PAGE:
50 Most Influential: Introduction 50 Most Influential: No. 34 Ditching ’burbs for Detroit NHL brings doughnuts, signs Dunkin’ deal 50 Most Influential: No. 16 ‘Suite’ gifts, and even a few ugly ones Group builds platform for hockey award 50 Most Influential: No. 38 Alabama scores some serious bling Sports Media: NFL steps into esports
SBJ/20080825/Labor & AgentsPrint All
Two state court judges issued temporary restraining orders against the NCAA within a two-day period earlier this month, each one ordering the organization to restore the eligibility of a student athlete.
The cases are different in many ways. One involves University of Cincinnati quarterback Ben Mauk, who sued the NCAA after he was denied an appeal seeking another year of eligibility for medical reasons. Mauk’s attorney, Kevin Murphy, said the NCAA ruled that Mauk could not count his freshman year at Wake Forest University as a medical redshirt year because the school did not keep adequate medical records. The NCAA “took away his eligibility over something he had no control over,” Murphy said.
Mauk sued the NCAA for breach of contract and breach of fiduciary duty. Hardin County, Ohio, Judge William Hart issued an order on Aug. 13 stating that the NCAA “is hereby restrained from preventing Gary Benjamin Mauk from practicing, participating and playing football for the University of Cincinnati.”
Two days later, in Erie County, Ohio, Judge Tygh Tone ordered the NCAA to reinstate the eligibility of Oklahoma State University pitcher Andy Oliver, who was declared ineligible this spring over allegations that his former advisers acted as agents. Oliver sued the NCAA for breach of contract and tortious interference with contract.
What the cases do have in common is that both athletes claim they were treated unfairly by the NCAA.
“Despite being a model student-athlete (and person) for the NCAA, and despite having brought the NCAA significant revenues, the NCAA has wrongfully, arbitrarily and capriciously denied Mr. Mauk’s request to participate in a fourth year of athletic competition for reasons beyond Mr. Mauk’s control,” the quarterback’s lawsuit alleges.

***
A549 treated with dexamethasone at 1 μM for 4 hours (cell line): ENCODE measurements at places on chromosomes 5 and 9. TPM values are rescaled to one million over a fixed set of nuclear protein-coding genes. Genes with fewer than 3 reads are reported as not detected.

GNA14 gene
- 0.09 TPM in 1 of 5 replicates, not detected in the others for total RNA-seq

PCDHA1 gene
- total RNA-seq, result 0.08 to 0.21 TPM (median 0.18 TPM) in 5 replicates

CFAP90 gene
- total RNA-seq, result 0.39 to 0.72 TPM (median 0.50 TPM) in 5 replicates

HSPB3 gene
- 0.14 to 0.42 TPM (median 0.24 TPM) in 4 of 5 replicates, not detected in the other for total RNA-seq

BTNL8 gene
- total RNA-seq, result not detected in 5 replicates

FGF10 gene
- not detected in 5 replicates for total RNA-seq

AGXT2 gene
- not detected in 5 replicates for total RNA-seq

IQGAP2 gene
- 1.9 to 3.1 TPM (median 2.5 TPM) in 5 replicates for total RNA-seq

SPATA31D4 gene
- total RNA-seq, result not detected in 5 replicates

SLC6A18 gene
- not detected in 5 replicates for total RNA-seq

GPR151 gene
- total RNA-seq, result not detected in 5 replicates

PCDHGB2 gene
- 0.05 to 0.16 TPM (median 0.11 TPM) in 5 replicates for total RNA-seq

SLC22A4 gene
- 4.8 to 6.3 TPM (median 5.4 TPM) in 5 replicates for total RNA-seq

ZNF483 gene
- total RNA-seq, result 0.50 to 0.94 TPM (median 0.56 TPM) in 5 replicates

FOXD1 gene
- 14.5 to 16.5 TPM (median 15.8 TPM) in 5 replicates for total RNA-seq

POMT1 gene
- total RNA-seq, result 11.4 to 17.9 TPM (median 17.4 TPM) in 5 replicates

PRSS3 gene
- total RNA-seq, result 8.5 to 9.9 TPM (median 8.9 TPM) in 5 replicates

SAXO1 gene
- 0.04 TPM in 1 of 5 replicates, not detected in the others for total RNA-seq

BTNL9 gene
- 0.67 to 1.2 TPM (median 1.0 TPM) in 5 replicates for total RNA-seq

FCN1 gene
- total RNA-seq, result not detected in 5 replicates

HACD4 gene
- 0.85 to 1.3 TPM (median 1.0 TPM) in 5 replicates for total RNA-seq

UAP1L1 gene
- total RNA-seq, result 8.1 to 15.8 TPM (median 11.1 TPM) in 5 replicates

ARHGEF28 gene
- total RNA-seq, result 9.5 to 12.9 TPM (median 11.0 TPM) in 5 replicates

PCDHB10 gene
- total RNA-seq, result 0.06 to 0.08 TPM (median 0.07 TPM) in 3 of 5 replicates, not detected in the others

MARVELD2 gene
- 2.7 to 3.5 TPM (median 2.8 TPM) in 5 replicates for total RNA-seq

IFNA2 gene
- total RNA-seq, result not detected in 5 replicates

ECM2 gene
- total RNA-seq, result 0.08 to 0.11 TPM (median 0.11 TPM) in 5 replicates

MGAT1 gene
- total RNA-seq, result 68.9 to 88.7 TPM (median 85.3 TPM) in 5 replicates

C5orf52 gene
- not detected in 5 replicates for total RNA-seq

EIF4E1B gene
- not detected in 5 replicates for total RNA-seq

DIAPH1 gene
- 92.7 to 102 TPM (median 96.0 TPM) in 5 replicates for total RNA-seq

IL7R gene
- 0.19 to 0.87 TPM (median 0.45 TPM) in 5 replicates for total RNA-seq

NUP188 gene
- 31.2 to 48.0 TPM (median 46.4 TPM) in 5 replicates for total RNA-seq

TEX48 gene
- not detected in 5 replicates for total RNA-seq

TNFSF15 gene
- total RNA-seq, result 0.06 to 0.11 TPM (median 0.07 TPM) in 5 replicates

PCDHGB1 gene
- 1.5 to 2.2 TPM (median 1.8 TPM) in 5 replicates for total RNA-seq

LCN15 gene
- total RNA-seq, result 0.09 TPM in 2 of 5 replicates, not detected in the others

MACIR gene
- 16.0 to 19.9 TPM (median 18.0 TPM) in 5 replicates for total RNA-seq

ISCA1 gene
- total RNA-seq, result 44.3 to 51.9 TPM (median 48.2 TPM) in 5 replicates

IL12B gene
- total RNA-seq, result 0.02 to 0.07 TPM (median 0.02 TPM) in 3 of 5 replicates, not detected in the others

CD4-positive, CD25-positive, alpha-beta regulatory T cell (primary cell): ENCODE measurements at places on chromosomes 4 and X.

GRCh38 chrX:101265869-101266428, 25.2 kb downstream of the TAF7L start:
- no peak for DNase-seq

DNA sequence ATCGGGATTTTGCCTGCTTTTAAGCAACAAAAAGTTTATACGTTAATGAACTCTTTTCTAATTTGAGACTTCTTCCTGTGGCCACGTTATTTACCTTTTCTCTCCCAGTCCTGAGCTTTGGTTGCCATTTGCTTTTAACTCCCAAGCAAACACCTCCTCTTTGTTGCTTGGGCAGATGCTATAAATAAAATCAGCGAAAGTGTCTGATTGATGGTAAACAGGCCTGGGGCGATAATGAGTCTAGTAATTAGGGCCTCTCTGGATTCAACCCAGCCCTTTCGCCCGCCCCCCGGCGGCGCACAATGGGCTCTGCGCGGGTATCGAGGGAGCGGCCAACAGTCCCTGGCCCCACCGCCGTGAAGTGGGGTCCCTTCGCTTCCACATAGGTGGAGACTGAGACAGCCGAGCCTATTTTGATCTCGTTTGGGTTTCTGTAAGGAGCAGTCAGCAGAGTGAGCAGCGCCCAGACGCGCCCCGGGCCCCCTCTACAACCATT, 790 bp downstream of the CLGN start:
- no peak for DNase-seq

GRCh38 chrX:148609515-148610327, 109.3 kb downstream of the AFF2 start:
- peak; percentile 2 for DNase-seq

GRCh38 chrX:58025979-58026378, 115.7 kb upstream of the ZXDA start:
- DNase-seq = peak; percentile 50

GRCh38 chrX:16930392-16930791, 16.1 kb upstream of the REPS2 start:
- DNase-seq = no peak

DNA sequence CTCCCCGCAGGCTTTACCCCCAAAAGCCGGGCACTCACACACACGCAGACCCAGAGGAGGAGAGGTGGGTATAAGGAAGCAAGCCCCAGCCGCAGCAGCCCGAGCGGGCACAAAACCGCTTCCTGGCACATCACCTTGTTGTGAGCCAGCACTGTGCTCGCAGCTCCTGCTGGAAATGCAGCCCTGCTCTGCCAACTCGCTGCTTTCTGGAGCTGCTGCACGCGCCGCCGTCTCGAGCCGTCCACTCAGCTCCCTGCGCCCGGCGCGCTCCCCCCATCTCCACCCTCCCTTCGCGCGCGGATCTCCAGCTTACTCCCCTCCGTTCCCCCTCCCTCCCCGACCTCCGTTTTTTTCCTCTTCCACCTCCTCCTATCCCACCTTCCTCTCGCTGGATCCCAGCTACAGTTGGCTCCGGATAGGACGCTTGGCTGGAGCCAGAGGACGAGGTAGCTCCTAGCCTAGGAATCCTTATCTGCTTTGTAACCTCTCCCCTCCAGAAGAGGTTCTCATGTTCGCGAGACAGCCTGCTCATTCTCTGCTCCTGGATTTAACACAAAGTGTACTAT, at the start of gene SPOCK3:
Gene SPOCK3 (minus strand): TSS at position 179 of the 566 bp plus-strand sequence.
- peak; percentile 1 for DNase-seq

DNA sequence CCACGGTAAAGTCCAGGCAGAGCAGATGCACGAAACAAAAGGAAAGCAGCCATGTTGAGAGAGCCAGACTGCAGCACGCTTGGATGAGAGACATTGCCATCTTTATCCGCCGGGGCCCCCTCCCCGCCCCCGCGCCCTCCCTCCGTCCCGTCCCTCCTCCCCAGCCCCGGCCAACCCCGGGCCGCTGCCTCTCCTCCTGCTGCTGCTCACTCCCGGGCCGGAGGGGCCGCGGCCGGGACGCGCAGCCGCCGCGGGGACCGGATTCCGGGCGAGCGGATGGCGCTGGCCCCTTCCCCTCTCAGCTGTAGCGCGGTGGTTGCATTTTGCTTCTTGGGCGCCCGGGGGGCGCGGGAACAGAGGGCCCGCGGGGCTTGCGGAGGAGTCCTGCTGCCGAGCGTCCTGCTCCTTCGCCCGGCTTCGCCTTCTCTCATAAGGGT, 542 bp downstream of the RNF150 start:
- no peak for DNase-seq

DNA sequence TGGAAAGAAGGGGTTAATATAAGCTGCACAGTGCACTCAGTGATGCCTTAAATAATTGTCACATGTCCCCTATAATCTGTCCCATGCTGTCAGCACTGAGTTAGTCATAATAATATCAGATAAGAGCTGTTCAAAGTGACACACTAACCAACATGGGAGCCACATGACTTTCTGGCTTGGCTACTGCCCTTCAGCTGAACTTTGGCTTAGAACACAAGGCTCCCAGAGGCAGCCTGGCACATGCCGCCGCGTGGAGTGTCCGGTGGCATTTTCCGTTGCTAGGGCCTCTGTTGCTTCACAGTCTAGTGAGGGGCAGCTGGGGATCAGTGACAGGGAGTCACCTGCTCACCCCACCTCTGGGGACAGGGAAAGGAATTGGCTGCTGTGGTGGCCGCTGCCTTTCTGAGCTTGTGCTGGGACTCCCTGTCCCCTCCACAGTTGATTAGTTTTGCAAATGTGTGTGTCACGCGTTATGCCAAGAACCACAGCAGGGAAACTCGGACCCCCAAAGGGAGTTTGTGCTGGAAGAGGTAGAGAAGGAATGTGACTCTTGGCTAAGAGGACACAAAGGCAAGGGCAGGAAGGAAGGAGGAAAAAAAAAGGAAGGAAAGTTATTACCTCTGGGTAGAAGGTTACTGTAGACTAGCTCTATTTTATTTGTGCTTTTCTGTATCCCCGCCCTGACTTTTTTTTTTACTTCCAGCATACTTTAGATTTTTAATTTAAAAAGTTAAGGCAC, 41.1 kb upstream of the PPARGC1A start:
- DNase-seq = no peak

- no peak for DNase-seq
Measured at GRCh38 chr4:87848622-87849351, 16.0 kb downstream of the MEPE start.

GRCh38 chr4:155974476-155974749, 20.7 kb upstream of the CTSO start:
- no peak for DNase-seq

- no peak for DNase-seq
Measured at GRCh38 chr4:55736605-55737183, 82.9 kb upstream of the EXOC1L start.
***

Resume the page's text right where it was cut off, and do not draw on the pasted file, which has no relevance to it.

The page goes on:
Oliver’s lawsuit claims the NCAA made arbitrary and capricious findings and denied him the ability to request his own reinstatement. Only the university, not the student athlete, can apply for the student athlete’s reinstatement.
Tone, in his order, said arguments made by the NCAA that Oliver had not exhausted his administrative remedies before filing the lawsuit were “patently untrue.”
The NCAA declined SportsBusiness Journal’s request for a telephone interview but answered some questions by e-mail. NCAA spokesman Erik Christianson wrote that under NCAA rules, the university “may apply for reinstatement on the student-athlete’s behalf if it concludes the circumstances warrant restoration of eligibility. That reinstatement process has not yet occurred (in Oliver’s case) and, as we’ve said previously, it should precede any review by a court.”
David Cornwell, an attorney who represents athletes in NCAA matters — including former USC and current New Orleans Saints running back Reggie Bush — said it’s too early to tell if the judge’s decisions could have a long-term effect on athletes or NCAA policy. “It would be far more significant if either or both of the judges issues a preliminary injunction,” Cornwell said.
But James Quinn, partner at Weil Gotshal & Manges, who has represented players associations and athletes, said, “Any time you can get a judge to enjoin the NCAA, it’s significant, because the NCAA is looked at as this all-powerful organization that is acting in the best interest of its members.”
The NCAA is not required to give student athletes the same level of due process rights the government must give individuals accused of crimes. Still, for the NCAA, as a private organization, “the law requires that they act with some form of reasonableness and fundamental fairness,” Quinn said.
There is another difference in the two cases. Oliver, who returned to school last week, has been told by OSU officials that he will be allowed to practice with the baseball team, according to his attorney, Richard Johnson.
Mauk, however, was not allowed to practice with the football team that he led to a 10-3 season last year, despite the court order. UC football coach Brian Kelly said he was holding Mauk out of practice because he feared that if the NCAA ultimately won the case, UC could be forced to forfeit games and return bowl money, according to a story in the Cincinnati Enquirer.
Contact Liz Mullen at firstname.lastname@example.org.